Big Bend Bluebonnet (Lupinus havardii)
Description: Much taller than most bluebonnets, Big Bend or Havard bluebonnet grows 3-4 ft. high with the flowers on the upper 4–8 inches of the stem. The flowers of this winter annual are very deep blue with a lemon blotch. Palmate leaves are divided into seven leaflets. The tall stems and showy flowers of L. havardii distinguish it from L. subcarnosus, a smaller, less showy species, which was originally designated as Texas state flower (in 1901). In 1971, however, the state legislature designated all Lupinus species as the official state flower.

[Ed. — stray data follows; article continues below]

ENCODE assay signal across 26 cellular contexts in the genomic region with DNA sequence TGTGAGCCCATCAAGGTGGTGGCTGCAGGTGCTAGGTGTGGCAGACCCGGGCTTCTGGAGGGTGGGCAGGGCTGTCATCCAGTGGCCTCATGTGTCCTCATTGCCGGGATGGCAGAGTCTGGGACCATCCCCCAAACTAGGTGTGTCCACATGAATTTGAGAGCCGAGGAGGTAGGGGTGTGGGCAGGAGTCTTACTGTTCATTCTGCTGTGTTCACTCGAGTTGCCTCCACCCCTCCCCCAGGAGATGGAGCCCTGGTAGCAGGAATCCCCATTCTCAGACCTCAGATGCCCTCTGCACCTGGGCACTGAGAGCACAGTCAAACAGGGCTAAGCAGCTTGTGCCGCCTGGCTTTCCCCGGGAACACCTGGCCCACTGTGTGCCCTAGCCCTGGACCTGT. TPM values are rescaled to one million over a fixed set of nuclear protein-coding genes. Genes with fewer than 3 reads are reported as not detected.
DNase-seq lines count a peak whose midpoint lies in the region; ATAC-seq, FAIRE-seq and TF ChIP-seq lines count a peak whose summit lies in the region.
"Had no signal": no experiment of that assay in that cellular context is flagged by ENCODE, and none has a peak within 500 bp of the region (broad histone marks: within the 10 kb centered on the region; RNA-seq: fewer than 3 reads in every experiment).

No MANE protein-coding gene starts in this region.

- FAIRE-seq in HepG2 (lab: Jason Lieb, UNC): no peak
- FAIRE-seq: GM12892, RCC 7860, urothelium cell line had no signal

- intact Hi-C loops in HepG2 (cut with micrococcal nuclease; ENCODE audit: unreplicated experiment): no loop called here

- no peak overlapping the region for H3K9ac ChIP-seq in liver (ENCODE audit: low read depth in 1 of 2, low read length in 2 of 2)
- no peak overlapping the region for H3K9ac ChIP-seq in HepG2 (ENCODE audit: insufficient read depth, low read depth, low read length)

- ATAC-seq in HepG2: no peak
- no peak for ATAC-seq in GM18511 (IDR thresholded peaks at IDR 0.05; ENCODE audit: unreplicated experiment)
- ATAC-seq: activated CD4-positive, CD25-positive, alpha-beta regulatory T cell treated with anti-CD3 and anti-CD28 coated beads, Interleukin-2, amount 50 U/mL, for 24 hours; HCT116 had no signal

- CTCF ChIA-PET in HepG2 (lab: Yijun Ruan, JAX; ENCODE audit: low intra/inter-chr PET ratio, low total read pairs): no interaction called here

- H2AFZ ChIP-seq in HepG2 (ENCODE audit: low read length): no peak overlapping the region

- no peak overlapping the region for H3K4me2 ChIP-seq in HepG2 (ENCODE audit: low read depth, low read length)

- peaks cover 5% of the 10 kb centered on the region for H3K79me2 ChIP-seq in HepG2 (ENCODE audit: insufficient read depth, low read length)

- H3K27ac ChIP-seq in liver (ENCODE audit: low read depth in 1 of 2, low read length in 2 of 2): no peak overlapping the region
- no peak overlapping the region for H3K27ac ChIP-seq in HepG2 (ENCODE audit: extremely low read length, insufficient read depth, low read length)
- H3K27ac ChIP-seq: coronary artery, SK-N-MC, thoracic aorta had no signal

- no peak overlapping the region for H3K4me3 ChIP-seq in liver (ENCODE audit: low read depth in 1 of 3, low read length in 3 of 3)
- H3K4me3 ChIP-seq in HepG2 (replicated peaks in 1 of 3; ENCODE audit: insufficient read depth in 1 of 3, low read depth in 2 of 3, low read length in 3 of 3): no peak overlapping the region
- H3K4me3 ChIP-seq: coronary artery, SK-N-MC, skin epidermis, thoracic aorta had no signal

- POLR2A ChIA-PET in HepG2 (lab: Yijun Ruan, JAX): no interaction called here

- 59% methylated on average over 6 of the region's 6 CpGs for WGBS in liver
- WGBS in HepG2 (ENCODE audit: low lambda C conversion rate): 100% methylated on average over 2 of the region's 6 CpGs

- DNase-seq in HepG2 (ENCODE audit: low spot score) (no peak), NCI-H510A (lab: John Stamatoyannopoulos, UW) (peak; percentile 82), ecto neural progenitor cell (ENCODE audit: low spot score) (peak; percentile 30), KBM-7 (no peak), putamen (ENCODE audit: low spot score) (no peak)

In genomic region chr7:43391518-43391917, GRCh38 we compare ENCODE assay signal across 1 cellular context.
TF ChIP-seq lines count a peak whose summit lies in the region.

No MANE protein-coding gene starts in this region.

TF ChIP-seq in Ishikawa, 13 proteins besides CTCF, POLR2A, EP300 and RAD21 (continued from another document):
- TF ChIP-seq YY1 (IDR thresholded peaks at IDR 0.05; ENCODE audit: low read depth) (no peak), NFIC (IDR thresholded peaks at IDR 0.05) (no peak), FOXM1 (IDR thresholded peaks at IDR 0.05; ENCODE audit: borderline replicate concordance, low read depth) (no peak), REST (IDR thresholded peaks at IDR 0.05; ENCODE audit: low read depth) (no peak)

Synonym(s): Big Bend bluebonnet, Big Bend lupine, Havard bluebonnet, Chisos bluebonnet
USDA Symbol: LUHA
Size Class: 3-6 ft.
Bloom Color: Blue, Purple
Bloom Time: Feb, Mar, Apr
Water Use: Low
Light Requirements: Sun
Soil Moisture: Dry
Bloom Notes: Warning: Plants in the genus Lupinus, especially the seeds, can be toxic to humans and animals if ingested. Sensitivity to a toxin varies with a person’s age, weight, physical condition, and individual susceptibility. Children are most vulnerable because of their curiosity and small size. Toxicity can vary in a plant according to season, the plant’s different parts, and its stage of growth; and plants can absorb toxic substances, such as herbicides, pesticides, and pollutants from the water, air, and soil.